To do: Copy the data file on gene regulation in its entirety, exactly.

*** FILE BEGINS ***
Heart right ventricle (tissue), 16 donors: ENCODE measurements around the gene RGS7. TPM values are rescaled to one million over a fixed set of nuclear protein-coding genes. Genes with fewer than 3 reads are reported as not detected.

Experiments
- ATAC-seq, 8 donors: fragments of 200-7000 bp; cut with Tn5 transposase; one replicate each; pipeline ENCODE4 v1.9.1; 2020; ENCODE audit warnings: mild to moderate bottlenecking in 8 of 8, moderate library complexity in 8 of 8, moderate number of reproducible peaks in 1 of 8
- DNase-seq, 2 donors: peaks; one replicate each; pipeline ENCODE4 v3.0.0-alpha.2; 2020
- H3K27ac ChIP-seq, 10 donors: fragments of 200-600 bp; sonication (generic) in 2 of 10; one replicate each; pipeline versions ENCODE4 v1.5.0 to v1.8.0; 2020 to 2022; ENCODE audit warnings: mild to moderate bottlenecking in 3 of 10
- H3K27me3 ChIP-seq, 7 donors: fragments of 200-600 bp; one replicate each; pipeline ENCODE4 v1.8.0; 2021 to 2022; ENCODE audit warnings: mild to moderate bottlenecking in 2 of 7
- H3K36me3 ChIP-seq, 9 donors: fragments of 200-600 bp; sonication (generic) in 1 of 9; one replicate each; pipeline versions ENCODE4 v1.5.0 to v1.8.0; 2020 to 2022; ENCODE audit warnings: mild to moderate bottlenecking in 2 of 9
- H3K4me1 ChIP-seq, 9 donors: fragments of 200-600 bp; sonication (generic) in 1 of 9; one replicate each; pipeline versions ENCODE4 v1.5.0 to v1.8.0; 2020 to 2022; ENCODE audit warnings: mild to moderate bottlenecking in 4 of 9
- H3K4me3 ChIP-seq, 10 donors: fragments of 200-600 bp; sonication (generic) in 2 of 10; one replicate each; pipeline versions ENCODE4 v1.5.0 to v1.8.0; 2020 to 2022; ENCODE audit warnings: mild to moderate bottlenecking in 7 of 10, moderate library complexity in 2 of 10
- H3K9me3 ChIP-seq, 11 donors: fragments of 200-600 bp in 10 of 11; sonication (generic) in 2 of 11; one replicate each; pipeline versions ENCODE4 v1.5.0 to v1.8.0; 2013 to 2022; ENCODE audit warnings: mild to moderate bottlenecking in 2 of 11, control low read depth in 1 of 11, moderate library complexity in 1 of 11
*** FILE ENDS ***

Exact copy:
Heart right ventricle (tissue), 16 donors: ENCODE measurements around the gene RGS7. TPM values are rescaled to one million over a fixed set of nuclear protein-coding genes. Genes with fewer than 3 reads are reported as not detected.

Experiments
- ATAC-seq, 8 donors: fragments of 200-7000 bp; cut with Tn5 transposase; one replicate each; pipeline ENCODE4 v1.9.1; 2020; ENCODE audit warnings: mild to moderate bottlenecking in 8 of 8, moderate library complexity in 8 of 8, moderate number of reproducible peaks in 1 of 8
- DNase-seq, 2 donors: peaks; one replicate each; pipeline ENCODE4 v3.0.0-alpha.2; 2020
- H3K27ac ChIP-seq, 10 donors: fragments of 200-600 bp; sonication (generic) in 2 of 10; one replicate each; pipeline versions ENCODE4 v1.5.0 to v1.8.0; 2020 to 2022; ENCODE audit warnings: mild to moderate bottlenecking in 3 of 10
- H3K27me3 ChIP-seq, 7 donors: fragments of 200-600 bp; one replicate each; pipeline ENCODE4 v1.8.0; 2021 to 2022; ENCODE audit warnings: mild to moderate bottlenecking in 2 of 7
- H3K36me3 ChIP-seq, 9 donors: fragments of 200-600 bp; sonication (generic) in 1 of 9; one replicate each; pipeline versions ENCODE4 v1.5.0 to v1.8.0; 2020 to 2022; ENCODE audit warnings: mild to moderate bottlenecking in 2 of 9
- H3K4me1 ChIP-seq, 9 donors: fragments of 200-600 bp; sonication (generic) in 1 of 9; one replicate each; pipeline versions ENCODE4 v1.5.0 to v1.8.0; 2020 to 2022; ENCODE audit warnings: mild to moderate bottlenecking in 4 of 9
- H3K4me3 ChIP-seq, 10 donors: fragments of 200-600 bp; sonication (generic) in 2 of 10; one replicate each; pipeline versions ENCODE4 v1.5.0 to v1.8.0; 2020 to 2022; ENCODE audit warnings: mild to moderate bottlenecking in 7 of 10, moderate library complexity in 2 of 10
- H3K9me3 ChIP-seq, 11 donors: fragments of 200-600 bp in 10 of 11; sonication (generic) in 2 of 11; one replicate each; pipeline versions ENCODE4 v1.5.0 to v1.8.0; 2013 to 2022; ENCODE audit warnings: mild to moderate bottlenecking in 2 of 11, control low read depth in 1 of 11, moderate library complexity in 1 of 11